CURWOOD: So, if I were standing there in the Great Plains in this pretty much original grasslands part of the Great Plains, it sounds like, where you're going to have these bison out on the plains, what would I see? What would it look like? What would it sound like?

FREESE: Well, if you're out there in the spring, it's a cacophony of birdcalls. It wakes you up about 4:30 in the morning. You hear mating calls, courtship calls. And if the bison are nearby you'll hear them grunting to each other. They have this wonderful grunt sound that they communicate with. The bison calves are constantly grunting, looking for their mom, keeping up with their mom.


(Photo: Diane Hargreaves)

CURWOOD: And what does this bison grunt sound like?

FREESE: It goes more or less like Unh, Unh. Unh.. That's not very good, though, my bison friends are going to laugh at me.

CURWOOD: [LAUGHS] Unh, unh, unh, unh.

FREESE: [LAUGHS] Right. You're better than I am, that's good!

CURWOOD: [LAUGHS]

FREESE: So, it's really a rich sound. And the view of the bison grazing, prairie dogs - of course, prairie dogs barking is another aspect of the prey ecosystem out there. Prairie dogs are important food items for a lot of the raptors, golden eagles and hawks. And so there's this real mosaic, like you said.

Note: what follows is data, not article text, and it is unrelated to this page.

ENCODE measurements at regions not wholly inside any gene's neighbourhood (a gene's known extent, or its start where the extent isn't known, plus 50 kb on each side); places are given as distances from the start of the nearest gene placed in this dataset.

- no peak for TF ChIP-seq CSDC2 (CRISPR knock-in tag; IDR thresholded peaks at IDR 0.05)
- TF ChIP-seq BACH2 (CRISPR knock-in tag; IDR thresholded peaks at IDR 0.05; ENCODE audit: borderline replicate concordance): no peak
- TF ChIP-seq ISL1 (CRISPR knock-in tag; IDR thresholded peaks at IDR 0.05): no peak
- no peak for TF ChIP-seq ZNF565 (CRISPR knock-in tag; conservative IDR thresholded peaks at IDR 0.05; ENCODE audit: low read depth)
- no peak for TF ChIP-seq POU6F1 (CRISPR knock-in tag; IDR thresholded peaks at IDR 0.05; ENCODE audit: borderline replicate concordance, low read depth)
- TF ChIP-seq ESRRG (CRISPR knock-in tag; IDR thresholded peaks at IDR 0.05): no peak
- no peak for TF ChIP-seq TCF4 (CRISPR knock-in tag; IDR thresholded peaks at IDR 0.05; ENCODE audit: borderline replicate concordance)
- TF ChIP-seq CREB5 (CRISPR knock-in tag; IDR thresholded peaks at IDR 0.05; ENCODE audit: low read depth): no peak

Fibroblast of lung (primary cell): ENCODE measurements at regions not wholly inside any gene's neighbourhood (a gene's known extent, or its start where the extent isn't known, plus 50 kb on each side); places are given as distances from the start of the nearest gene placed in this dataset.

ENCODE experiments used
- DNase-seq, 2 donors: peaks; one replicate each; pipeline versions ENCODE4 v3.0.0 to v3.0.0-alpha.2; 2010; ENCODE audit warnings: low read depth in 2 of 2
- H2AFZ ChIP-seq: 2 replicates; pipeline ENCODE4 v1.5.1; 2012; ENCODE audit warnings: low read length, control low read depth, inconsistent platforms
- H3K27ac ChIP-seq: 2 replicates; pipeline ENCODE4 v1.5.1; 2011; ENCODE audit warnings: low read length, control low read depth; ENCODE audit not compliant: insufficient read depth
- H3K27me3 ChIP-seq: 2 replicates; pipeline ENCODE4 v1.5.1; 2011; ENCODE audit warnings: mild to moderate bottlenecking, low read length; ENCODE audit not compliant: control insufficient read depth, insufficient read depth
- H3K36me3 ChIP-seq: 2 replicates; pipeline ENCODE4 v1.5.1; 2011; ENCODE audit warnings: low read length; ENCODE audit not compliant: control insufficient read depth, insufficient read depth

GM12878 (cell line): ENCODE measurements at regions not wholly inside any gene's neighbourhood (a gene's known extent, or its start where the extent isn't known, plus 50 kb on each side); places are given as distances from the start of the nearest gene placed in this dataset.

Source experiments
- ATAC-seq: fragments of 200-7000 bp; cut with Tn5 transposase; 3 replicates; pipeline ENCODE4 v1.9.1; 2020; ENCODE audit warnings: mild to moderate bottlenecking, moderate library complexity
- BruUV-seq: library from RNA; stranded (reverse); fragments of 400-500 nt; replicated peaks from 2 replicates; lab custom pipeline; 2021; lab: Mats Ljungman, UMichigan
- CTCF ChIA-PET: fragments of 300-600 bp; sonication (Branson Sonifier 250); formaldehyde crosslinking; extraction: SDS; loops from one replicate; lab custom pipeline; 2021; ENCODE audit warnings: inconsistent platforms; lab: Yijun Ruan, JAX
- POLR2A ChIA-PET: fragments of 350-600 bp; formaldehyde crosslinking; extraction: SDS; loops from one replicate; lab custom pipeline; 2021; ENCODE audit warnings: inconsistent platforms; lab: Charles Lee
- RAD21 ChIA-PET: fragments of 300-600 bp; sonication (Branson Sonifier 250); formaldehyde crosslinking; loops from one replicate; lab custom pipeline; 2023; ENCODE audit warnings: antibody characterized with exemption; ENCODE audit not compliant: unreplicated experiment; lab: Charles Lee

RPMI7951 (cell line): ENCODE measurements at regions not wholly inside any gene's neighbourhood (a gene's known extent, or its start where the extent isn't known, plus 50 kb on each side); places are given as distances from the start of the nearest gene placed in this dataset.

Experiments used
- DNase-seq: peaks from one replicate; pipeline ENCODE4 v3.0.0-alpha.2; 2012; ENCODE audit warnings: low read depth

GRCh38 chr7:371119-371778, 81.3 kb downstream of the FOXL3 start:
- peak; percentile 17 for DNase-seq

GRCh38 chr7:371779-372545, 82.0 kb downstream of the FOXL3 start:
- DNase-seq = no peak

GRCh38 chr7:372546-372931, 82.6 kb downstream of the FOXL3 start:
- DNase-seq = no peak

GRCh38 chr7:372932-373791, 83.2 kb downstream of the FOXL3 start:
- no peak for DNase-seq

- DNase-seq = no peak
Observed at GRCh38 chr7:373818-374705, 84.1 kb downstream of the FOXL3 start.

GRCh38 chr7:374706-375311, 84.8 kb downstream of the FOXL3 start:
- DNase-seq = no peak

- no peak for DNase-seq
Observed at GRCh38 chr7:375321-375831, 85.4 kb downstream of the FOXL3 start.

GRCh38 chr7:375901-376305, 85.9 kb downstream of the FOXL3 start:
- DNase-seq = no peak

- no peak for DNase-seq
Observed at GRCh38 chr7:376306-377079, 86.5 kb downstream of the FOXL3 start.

If you just drive through quickly you don't notice it. But if you stop and look you say, "wow, there's an incredible abundance and diversity of life." The area we're working in, we just had some plant work done. We think there's about 600 species of plants out there. There's more than 200 species of birds. And so it's quite a remarkable place.

CURWOOD: What do you think a park like this is going to bring to the local community?

FREESE: It's got tremendous potential for drawing in tourists from outside. And the economy of the communities can no longer stand on the single leg of agriculture, and so we think this is a unique opportunity we have in this to bring back what was once there in the Great Plains. The spectacular wildlife, and kind of have this diversity of land uses of prairie reserves, but also ranching where it makes sense, too. We haven't lost anything. The bison are still around, we just need to put them back out there and they'll thrive. All they need is some space and time.

CURWOOD: This is going to be the home where the buffalo roam?


Curt Freese at Wind Cave. (Photo: Diane Hargreaves)

FREESE: That's right. As I look at it, putting bison back on the ground this week feels like we're turning the corner. And that's a very exciting feeling to have, that we can in fact bring back what was once there in the wild bison and other wildlife of the Great Plains. It's a very good feeling.

CURWOOD: Curt Freese is the director of the Northern Great Plains Program for the World Wildlife Fund. Thanks for taking this time.

FREESE: Thank you, Steve, it's been a pleasure.

 

Links

American Prairie Foundation

American Prairie Restoration Project, World Wildlife Fund